The sale "puts us in a place where we can begin to move forward," Smith said by phone. "We definitely will be continuing the church."

Venue Church opened its doors in 2013 at a space on Shallowford Road, and it proved exceedingly popular under Smith's leadership. The church added a leased satellite campus in North Georgia and began renting the Lee Highway property in late 2016, moving in around Christmas of 2017 following a renovation period, Smith said.

Venue Church bought the Lee Highway property in 2019 for $4.5 million, public records show.

"I was so drawn in to the lights, the music, the way the pastor spoke," one former volunteer, who joined Venue in 2019, told the Times Free Press. "You felt so good walking out the door, like, 'Oh, I'm supposed to be here,' no matter what else was happening in your life."

Before the pandemic, Venue was known to attract upwards of 1,500 people on Sundays on Lee Highway and at a North Georgia location. After in-person service resumed, attendance averaged about 800 adults, Smith said.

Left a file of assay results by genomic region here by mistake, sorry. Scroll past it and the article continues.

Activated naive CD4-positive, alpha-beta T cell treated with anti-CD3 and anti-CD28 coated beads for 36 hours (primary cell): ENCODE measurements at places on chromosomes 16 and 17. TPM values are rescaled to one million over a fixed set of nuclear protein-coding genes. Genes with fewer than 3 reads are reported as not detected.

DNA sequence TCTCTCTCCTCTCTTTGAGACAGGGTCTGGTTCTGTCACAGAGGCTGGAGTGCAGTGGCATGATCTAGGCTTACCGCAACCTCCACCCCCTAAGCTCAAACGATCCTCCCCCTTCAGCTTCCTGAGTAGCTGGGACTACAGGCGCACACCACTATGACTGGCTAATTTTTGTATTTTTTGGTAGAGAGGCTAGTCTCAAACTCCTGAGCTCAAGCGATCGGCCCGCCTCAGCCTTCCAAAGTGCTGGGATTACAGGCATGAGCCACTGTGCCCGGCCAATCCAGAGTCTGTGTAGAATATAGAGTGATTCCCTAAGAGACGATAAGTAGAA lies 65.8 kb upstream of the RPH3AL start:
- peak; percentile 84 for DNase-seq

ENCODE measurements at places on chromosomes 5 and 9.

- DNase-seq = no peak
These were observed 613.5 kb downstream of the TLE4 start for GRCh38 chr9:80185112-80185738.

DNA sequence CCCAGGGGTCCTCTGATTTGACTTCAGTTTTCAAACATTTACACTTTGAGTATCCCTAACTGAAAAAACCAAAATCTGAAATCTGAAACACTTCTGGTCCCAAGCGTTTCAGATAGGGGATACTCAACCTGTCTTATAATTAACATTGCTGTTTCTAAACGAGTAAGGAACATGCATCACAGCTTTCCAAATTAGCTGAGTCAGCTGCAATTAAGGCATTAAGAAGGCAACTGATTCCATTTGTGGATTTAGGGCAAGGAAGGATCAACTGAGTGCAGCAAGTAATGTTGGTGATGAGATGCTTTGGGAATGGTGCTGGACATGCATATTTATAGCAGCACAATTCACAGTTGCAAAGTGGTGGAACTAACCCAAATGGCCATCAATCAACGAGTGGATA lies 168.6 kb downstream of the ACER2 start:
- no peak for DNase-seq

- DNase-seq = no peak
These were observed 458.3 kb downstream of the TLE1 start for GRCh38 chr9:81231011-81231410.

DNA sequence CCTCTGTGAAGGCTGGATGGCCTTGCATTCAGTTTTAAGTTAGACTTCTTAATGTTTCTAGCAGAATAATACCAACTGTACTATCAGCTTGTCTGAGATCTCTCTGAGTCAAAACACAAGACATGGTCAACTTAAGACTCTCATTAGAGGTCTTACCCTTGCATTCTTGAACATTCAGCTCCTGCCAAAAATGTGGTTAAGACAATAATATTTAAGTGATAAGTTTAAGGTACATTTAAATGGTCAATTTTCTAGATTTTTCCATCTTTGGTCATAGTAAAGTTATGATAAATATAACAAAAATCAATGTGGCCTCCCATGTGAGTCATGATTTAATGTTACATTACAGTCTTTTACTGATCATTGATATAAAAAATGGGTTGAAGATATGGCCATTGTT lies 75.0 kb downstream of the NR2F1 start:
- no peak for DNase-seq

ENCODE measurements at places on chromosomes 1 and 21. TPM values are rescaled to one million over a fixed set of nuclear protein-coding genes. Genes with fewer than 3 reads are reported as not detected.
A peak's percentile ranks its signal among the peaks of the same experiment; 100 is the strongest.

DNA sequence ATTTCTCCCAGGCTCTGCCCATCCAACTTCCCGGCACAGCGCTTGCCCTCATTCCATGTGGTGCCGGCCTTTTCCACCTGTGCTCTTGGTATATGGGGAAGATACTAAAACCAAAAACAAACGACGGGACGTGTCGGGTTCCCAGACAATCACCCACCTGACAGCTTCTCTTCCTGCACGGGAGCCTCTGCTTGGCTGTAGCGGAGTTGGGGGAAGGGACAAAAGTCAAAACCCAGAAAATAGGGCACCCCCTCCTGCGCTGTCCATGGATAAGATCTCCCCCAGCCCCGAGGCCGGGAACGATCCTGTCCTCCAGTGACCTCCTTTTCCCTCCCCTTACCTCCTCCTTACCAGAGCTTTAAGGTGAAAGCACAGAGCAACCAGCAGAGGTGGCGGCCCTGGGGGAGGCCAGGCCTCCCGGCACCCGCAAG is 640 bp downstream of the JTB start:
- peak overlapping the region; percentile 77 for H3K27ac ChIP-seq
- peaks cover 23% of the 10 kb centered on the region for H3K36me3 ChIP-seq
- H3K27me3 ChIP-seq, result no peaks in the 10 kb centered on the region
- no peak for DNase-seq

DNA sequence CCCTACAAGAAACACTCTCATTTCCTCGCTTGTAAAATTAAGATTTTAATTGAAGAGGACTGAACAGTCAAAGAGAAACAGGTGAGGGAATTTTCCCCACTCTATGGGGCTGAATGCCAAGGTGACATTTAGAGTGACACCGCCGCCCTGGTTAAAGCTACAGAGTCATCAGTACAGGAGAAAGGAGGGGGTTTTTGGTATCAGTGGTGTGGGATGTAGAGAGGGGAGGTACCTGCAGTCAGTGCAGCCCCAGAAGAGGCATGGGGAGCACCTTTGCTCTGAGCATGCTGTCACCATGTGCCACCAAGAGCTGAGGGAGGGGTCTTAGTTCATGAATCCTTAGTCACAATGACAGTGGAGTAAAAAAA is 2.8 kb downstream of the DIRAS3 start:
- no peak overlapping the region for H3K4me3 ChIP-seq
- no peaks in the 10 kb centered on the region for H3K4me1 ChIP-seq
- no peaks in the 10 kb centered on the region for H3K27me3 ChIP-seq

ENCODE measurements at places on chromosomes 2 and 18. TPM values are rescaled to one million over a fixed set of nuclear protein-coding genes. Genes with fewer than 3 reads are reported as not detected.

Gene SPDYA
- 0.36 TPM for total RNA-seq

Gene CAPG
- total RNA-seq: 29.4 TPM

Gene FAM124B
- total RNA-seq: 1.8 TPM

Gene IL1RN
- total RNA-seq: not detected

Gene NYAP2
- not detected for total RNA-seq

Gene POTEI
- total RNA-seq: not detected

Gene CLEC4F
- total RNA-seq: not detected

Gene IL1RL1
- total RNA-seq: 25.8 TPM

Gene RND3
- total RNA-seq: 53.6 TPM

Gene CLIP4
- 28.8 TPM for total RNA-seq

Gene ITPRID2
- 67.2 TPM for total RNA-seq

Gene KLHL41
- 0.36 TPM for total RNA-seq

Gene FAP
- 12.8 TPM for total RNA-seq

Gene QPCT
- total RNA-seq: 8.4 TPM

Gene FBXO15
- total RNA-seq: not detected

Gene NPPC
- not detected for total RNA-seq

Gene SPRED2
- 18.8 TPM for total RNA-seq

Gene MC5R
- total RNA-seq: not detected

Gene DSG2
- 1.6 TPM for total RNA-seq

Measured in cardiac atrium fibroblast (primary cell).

Attendance is now far lower. Staff and volunteers left the church as rumors spread about a relationship between a church employee and Smith, who went through a divorce last year. The pastor would later himself describe having been in an "inappropriate relationship." But he denied that it constituted an affair and told concerned church volunteers he and his ex-wife had been living apart well before their divorce became formal.

In December 2021, staff gave Smith a deadline to step away from leadership for a period, but the pastor refused, the Times Free Press reported.

(READ MORE: Former members question culture of Venue Church, a Chattanooga megachurch in crisis)

Staffers quit en masse, and disaffected former members described an institutional culture increasingly oriented toward growth and money that brooked little dissent.

In January, Smith, whose salary at one time approached $200,000, announced a sabbatical, the Times Free Press reported. He returned to the pulpit Feb. 6, apologized for wounding people and asked for forgiveness.

Smith said he has always been among the church's biggest givers. His salary is set by a board of overseers, he said, adding that he took a $50,000 pay cut this summer prior to the bankruptcy and personally paid three large bank payments the church was behind on.